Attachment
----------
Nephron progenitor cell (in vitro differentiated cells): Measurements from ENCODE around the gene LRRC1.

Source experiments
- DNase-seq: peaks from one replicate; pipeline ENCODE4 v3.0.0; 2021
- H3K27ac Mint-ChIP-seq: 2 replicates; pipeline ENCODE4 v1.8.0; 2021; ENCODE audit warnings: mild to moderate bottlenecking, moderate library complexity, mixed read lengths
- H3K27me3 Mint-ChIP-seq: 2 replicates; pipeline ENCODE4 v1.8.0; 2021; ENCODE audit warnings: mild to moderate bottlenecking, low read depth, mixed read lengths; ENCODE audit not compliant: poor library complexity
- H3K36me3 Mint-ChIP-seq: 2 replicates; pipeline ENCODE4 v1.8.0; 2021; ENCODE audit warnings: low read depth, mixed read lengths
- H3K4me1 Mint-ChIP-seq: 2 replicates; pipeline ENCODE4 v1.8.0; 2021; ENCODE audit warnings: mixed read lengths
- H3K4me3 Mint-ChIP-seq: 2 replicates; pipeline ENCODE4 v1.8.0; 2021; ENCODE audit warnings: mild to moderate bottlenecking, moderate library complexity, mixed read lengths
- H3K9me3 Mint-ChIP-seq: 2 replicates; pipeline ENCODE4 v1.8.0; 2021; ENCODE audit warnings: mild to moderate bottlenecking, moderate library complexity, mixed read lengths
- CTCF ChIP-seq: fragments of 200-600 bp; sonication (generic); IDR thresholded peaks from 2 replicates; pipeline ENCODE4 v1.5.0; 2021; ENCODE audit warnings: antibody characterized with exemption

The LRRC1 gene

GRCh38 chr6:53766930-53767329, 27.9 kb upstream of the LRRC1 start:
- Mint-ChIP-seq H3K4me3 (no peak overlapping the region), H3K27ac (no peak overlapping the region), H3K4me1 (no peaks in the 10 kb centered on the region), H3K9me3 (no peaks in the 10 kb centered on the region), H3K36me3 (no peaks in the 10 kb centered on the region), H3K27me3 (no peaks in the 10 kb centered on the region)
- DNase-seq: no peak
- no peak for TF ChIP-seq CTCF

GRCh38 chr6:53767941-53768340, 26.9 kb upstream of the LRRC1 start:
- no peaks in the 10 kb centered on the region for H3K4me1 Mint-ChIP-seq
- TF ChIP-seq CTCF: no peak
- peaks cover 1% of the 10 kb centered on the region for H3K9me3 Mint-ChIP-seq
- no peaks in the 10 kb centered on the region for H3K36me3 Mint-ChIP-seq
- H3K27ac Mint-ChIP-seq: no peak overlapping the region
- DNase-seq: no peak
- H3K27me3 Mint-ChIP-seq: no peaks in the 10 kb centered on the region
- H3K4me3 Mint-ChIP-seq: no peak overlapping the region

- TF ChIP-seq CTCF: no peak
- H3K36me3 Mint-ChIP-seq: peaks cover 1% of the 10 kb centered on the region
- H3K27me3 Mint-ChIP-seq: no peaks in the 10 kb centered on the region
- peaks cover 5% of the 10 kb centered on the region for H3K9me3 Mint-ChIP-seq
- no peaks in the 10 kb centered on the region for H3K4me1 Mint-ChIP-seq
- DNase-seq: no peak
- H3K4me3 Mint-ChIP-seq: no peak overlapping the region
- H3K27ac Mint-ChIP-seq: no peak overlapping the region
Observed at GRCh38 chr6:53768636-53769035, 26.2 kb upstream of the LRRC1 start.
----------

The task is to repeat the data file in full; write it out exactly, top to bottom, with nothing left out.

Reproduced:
Nephron progenitor cell (in vitro differentiated cells): Measurements from ENCODE around the gene LRRC1.

Source experiments
- DNase-seq: peaks from one replicate; pipeline ENCODE4 v3.0.0; 2021
- H3K27ac Mint-ChIP-seq: 2 replicates; pipeline ENCODE4 v1.8.0; 2021; ENCODE audit warnings: mild to moderate bottlenecking, moderate library complexity, mixed read lengths
- H3K27me3 Mint-ChIP-seq: 2 replicates; pipeline ENCODE4 v1.8.0; 2021; ENCODE audit warnings: mild to moderate bottlenecking, low read depth, mixed read lengths; ENCODE audit not compliant: poor library complexity
- H3K36me3 Mint-ChIP-seq: 2 replicates; pipeline ENCODE4 v1.8.0; 2021; ENCODE audit warnings: low read depth, mixed read lengths
- H3K4me1 Mint-ChIP-seq: 2 replicates; pipeline ENCODE4 v1.8.0; 2021; ENCODE audit warnings: mixed read lengths
- H3K4me3 Mint-ChIP-seq: 2 replicates; pipeline ENCODE4 v1.8.0; 2021; ENCODE audit warnings: mild to moderate bottlenecking, moderate library complexity, mixed read lengths
- H3K9me3 Mint-ChIP-seq: 2 replicates; pipeline ENCODE4 v1.8.0; 2021; ENCODE audit warnings: mild to moderate bottlenecking, moderate library complexity, mixed read lengths
- CTCF ChIP-seq: fragments of 200-600 bp; sonication (generic); IDR thresholded peaks from 2 replicates; pipeline ENCODE4 v1.5.0; 2021; ENCODE audit warnings: antibody characterized with exemption

The LRRC1 gene

GRCh38 chr6:53766930-53767329, 27.9 kb upstream of the LRRC1 start:
- Mint-ChIP-seq H3K4me3 (no peak overlapping the region), H3K27ac (no peak overlapping the region), H3K4me1 (no peaks in the 10 kb centered on the region), H3K9me3 (no peaks in the 10 kb centered on the region), H3K36me3 (no peaks in the 10 kb centered on the region), H3K27me3 (no peaks in the 10 kb centered on the region)
- DNase-seq: no peak
- no peak for TF ChIP-seq CTCF

GRCh38 chr6:53767941-53768340, 26.9 kb upstream of the LRRC1 start:
- no peaks in the 10 kb centered on the region for H3K4me1 Mint-ChIP-seq
- TF ChIP-seq CTCF: no peak
- peaks cover 1% of the 10 kb centered on the region for H3K9me3 Mint-ChIP-seq
- no peaks in the 10 kb centered on the region for H3K36me3 Mint-ChIP-seq
- H3K27ac Mint-ChIP-seq: no peak overlapping the region
- DNase-seq: no peak
- H3K27me3 Mint-ChIP-seq: no peaks in the 10 kb centered on the region
- H3K4me3 Mint-ChIP-seq: no peak overlapping the region

- TF ChIP-seq CTCF: no peak
- H3K36me3 Mint-ChIP-seq: peaks cover 1% of the 10 kb centered on the region
- H3K27me3 Mint-ChIP-seq: no peaks in the 10 kb centered on the region
- peaks cover 5% of the 10 kb centered on the region for H3K9me3 Mint-ChIP-seq
- no peaks in the 10 kb centered on the region for H3K4me1 Mint-ChIP-seq
- DNase-seq: no peak
- H3K4me3 Mint-ChIP-seq: no peak overlapping the region
- H3K27ac Mint-ChIP-seq: no peak overlapping the region
Observed at GRCh38 chr6:53768636-53769035, 26.2 kb upstream of the LRRC1 start.